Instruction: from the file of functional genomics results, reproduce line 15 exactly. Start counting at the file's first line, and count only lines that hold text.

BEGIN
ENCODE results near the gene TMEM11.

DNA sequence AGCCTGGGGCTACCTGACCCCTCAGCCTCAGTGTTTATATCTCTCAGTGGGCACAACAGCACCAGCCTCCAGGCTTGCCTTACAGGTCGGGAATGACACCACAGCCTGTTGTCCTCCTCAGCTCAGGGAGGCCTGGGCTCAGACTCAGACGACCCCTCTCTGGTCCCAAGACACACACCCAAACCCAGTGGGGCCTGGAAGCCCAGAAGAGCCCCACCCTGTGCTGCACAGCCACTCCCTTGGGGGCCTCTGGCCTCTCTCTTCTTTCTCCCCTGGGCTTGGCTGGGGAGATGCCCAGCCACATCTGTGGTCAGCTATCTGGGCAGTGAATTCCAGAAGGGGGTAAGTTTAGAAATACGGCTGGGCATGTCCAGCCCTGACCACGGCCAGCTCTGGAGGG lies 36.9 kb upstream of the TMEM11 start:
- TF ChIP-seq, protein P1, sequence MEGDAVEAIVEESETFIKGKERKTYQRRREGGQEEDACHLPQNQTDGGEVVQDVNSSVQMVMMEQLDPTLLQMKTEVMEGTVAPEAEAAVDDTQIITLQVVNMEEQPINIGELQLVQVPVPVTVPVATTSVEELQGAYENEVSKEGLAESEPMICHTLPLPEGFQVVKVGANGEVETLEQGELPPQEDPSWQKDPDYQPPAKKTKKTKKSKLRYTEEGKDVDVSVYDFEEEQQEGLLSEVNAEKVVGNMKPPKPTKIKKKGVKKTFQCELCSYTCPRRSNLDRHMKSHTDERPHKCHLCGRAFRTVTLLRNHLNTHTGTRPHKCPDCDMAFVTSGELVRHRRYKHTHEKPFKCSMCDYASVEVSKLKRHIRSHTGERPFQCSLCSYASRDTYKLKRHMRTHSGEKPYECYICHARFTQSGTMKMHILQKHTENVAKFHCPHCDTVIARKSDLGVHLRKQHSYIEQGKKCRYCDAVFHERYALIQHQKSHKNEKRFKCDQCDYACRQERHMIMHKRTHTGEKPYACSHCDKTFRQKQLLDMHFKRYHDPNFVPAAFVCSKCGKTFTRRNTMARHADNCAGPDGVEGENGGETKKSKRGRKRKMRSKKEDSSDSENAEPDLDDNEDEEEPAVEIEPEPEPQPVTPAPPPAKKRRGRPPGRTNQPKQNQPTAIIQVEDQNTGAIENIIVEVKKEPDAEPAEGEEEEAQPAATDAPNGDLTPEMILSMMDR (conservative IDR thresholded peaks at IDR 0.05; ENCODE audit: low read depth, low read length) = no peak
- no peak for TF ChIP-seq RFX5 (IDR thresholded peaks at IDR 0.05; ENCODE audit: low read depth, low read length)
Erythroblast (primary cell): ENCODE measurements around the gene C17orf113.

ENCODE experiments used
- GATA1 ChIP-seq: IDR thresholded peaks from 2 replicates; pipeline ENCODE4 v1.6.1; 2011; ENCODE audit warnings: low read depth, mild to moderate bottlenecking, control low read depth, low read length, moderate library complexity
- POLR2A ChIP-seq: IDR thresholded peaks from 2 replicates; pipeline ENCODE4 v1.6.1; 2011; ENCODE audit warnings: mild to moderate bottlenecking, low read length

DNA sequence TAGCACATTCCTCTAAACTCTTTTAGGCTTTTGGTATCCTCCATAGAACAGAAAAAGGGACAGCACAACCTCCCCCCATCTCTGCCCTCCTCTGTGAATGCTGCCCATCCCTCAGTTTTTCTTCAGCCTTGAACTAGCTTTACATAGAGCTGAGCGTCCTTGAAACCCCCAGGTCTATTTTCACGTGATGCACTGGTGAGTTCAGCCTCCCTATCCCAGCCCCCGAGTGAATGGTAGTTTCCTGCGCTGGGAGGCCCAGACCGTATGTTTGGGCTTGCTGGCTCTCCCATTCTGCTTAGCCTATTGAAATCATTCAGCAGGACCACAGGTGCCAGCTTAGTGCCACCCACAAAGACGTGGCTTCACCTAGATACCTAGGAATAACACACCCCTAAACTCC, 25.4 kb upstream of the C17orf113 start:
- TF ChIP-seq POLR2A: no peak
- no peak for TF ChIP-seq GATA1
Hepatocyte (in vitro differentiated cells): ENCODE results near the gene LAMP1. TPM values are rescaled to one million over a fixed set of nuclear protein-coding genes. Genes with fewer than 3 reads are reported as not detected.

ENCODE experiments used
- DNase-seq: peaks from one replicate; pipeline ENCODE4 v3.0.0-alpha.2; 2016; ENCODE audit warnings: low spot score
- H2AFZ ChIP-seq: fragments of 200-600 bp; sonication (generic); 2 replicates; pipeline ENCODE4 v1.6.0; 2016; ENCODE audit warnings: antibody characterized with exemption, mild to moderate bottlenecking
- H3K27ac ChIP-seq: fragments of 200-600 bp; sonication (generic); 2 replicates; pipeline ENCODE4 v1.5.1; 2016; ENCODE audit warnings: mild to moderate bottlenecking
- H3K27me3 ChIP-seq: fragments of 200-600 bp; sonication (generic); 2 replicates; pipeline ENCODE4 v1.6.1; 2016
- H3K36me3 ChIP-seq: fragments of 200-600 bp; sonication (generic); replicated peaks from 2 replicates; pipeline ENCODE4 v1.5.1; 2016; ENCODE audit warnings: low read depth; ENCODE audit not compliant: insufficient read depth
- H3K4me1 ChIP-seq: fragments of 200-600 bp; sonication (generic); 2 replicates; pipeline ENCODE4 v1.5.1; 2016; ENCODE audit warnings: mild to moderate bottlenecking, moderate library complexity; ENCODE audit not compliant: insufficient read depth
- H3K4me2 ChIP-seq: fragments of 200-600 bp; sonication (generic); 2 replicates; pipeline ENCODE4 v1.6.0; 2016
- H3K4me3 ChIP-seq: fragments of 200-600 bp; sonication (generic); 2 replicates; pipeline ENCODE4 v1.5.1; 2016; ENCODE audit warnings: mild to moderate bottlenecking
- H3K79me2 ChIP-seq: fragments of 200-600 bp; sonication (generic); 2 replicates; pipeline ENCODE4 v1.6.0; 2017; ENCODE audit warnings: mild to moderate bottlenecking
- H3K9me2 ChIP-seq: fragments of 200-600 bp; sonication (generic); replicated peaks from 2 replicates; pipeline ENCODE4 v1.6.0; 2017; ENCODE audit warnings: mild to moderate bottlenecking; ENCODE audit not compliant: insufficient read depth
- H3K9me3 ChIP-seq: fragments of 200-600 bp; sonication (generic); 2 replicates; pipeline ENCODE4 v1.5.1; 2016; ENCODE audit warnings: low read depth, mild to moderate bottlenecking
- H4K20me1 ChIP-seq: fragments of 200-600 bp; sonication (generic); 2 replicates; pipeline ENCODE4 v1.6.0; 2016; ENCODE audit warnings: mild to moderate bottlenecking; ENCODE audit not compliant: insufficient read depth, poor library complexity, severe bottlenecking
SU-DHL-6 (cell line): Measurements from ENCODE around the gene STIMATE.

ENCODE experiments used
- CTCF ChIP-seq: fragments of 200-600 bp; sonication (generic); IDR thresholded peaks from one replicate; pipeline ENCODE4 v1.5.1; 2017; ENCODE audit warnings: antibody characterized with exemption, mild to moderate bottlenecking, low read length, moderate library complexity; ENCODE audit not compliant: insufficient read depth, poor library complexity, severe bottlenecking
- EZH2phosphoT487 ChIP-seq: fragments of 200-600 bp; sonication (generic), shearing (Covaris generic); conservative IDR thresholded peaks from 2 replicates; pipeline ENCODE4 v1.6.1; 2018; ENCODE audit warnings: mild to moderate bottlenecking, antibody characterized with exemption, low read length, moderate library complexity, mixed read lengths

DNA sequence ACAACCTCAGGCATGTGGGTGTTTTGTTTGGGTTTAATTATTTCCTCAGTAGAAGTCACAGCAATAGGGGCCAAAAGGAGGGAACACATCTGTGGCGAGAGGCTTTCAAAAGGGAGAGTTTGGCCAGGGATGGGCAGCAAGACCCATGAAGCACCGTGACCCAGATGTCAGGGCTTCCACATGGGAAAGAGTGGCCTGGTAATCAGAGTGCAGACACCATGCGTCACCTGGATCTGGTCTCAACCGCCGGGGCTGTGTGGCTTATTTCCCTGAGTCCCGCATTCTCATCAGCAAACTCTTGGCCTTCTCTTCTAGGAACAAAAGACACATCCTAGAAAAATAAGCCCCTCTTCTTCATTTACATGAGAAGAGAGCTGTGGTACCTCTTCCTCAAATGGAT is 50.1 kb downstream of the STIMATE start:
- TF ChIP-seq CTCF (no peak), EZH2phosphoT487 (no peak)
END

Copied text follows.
- H2AFZ ChIP-seq: fragments of 200-600 bp; sonication (generic); 2 replicates; pipeline ENCODE4 v1.6.0; 2016; ENCODE audit warnings: antibody characterized with exemption, mild to moderate bottlenecking